E-Cocreation of Knowledge through Informal Communications

E-Cocreation of Knowledge through Informal Communications

Kazushi Nishimoto (Japan Advanced Institute of Science and Technology, Japan)
DOI: 10.4018/978-1-61520-871-5.ch012


It is pointed out that the 21st century is an era of knowledge creation where productivity of knowledge is more important than the productivity of things. Therefore, improvement of the productivity of knowledge is an urgent demand from public organizations i.e., industry, academia and government as well as personal individuals. As a method to achieve it, knowledge management systems have recently been studied and developed. However, there have been few cases that could successfully improve the productivity of knowledge; many systems have been installed but not used. One of the principal problems of the ordinary attempts is, I think, the unbalanced way for sharing the knowledge. For example, experts are required to voluntarily provide their professional knowledge to create and to maintain a knowledge-base with many efforts so that novices as free riders can readily exploit the knowledge-base without any efforts. In order to solve and/or to avoid this problem, I focused on informal communications by chance as places for sharing knowledge and my laboratory has been constructed various e-cocreation systems to support sharing and creating knowledge in the informal communications. This chapter introduces some of the research efforts conducted in the author’s laboratory.
Chapter Preview


This chapter will introduce the research that the author’s laboratory has been undertaking into establishing venues to promote the sharing and co-creation of knowledge. I and my laboratory members have focused on informal communication as a venue for such knowledge sharing and co-creation. There are various definitions of the phrase “informal communication,” but we use the phrase “informal communication” to refer to “communication which is not planned in advance and which arises incidentally without any specific topic of discussion or objectives to be decided, or any ordered process etc.” (Kraut et al. 1990)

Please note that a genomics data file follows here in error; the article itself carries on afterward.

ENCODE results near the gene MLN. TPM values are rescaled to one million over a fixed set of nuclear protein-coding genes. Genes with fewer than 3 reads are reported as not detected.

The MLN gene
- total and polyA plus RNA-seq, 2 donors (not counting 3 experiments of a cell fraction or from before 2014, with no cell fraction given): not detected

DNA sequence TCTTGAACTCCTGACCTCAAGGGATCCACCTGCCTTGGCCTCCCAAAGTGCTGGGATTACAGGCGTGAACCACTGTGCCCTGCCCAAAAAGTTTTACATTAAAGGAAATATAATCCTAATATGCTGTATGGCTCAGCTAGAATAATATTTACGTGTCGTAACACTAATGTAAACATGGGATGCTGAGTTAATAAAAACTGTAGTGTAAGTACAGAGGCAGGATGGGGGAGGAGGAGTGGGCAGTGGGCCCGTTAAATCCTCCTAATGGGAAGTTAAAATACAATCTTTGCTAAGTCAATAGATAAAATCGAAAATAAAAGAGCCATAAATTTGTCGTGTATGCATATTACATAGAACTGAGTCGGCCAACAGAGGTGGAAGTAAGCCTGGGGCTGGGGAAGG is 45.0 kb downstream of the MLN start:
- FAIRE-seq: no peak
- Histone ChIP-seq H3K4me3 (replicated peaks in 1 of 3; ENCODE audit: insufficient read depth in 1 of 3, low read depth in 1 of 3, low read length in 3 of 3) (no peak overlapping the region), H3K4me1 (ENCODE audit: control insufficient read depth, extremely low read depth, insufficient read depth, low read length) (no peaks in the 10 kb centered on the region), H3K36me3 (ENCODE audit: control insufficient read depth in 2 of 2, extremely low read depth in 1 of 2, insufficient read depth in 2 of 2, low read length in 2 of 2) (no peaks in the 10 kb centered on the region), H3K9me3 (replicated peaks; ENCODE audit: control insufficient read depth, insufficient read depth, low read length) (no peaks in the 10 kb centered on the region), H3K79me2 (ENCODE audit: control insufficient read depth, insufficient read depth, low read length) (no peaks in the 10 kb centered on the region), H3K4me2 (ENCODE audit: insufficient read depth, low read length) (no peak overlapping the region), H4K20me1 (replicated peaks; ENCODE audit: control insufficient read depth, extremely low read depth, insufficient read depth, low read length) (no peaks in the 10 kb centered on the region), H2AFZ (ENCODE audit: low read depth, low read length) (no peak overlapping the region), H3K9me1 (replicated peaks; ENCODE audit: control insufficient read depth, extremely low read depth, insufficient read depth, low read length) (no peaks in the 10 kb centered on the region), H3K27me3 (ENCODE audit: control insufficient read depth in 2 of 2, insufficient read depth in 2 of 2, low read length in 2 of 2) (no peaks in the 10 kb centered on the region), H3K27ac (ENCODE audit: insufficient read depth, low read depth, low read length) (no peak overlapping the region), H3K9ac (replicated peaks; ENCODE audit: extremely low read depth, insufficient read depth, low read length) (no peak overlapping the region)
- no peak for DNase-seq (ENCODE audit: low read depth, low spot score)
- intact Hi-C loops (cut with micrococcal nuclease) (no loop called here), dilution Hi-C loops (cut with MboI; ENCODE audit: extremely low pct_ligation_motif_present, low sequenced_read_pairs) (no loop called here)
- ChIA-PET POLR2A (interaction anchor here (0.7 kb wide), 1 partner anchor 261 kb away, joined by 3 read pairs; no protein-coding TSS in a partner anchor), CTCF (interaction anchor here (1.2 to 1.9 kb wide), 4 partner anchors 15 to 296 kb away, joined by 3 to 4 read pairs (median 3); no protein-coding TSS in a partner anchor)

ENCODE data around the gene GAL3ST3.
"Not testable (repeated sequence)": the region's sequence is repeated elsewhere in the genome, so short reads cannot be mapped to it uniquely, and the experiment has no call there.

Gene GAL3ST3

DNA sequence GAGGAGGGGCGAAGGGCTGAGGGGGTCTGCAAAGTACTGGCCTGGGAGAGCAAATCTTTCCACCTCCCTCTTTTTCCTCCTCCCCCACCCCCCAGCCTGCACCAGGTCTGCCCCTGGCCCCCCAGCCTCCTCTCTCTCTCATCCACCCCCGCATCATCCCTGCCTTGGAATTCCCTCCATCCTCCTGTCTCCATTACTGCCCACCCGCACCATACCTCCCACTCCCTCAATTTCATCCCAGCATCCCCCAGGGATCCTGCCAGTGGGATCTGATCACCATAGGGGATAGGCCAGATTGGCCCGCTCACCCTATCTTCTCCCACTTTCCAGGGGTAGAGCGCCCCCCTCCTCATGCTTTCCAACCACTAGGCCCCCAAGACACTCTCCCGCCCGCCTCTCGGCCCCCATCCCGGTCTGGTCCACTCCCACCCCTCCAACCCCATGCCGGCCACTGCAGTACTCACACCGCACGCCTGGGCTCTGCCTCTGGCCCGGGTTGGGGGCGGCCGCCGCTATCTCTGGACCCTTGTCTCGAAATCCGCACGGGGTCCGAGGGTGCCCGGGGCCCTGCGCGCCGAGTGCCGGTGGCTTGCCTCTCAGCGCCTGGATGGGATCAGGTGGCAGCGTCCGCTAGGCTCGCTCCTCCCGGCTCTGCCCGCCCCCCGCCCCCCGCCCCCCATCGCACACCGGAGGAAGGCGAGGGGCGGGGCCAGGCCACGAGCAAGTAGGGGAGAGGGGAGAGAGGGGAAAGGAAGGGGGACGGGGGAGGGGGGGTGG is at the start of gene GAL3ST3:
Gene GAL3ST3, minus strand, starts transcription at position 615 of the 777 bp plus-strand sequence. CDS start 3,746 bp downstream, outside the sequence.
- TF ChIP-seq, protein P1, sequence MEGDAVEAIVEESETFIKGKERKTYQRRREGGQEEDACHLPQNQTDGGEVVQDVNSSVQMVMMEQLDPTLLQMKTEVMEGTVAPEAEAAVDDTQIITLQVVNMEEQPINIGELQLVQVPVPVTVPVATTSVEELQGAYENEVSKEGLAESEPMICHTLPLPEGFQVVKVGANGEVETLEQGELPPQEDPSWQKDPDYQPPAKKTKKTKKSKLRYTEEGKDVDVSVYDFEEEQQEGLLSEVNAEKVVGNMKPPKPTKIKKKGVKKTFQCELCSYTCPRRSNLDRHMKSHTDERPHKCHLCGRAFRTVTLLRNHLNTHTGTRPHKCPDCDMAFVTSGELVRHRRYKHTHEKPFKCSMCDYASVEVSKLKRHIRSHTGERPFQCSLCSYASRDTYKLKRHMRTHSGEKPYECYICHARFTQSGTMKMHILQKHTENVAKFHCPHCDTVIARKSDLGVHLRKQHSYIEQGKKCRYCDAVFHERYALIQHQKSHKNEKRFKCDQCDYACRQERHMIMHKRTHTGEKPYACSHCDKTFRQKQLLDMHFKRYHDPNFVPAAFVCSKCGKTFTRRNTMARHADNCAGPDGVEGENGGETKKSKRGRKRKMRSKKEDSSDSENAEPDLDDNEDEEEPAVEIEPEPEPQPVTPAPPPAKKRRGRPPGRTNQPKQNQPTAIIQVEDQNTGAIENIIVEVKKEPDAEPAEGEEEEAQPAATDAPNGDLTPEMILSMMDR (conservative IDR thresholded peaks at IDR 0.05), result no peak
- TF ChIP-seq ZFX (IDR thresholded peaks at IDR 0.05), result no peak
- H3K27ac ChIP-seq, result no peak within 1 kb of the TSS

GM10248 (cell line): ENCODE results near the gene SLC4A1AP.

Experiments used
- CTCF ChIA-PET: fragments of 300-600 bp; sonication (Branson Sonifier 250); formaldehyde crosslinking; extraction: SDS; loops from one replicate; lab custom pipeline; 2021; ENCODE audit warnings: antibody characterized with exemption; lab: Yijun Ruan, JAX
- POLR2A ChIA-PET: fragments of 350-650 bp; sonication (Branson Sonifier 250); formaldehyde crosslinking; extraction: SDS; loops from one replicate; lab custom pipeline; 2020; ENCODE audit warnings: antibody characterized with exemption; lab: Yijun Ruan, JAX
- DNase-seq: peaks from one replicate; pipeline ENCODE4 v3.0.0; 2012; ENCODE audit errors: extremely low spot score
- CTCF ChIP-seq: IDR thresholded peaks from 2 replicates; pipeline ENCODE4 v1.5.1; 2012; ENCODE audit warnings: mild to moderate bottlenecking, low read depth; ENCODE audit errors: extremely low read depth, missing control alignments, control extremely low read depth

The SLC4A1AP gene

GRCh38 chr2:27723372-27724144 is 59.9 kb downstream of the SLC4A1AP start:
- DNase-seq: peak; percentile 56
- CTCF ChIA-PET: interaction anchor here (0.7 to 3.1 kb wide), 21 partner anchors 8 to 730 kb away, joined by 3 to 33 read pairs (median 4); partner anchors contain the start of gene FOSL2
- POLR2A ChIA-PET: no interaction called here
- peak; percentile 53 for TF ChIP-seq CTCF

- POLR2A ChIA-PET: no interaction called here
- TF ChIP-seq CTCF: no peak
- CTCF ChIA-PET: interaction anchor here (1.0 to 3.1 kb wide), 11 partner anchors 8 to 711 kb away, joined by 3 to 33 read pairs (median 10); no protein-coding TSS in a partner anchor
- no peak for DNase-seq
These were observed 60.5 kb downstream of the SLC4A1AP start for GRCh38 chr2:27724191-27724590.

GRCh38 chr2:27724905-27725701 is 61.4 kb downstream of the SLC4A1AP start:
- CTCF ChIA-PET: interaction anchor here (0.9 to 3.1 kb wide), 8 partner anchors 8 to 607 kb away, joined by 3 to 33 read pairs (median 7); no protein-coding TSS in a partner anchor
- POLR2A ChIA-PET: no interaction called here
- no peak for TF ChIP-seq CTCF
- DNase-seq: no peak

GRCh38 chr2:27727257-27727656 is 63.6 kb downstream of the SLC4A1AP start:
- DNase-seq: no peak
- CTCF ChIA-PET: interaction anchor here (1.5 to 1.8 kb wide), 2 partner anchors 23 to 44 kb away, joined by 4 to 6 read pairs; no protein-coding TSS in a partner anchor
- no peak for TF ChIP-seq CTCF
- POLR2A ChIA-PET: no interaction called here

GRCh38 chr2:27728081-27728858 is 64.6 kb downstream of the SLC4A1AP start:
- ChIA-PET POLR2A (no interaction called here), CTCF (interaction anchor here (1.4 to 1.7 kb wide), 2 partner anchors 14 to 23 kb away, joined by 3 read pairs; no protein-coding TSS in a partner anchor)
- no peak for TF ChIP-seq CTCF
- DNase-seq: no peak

In response to Nonaka and Takeuchi's claim that productivity of knowledge becomes an important key for enterprises to survive and to develop in the 21st century (Nonaka & Takeuchi 1995), various Knowledge management systems (KM systems, hereafter) have been developed, marketed and installed to many companies to increase the productivity of knowledge. However, most existing KM systems have not yet satisfactorily worked as they were expected up to now. Krogh et al. (Krogh et al. 2000) explained the reason why KM systems did not work well from the organizational viewpoint. To enable knowledge creation in the enterprises, following five factors should be combined and utilized: 1) instilling knowledge vision, 2) managing conversations, 3) mobilizing knowledge activists, 4) creating the right context and 5) globalizing local knowledge. These factors must be always considered to promote knowledge management. Any organizations that do not satisfy or do not attempt to satisfy them shall not success in knowledge management regardless of using the KM systems.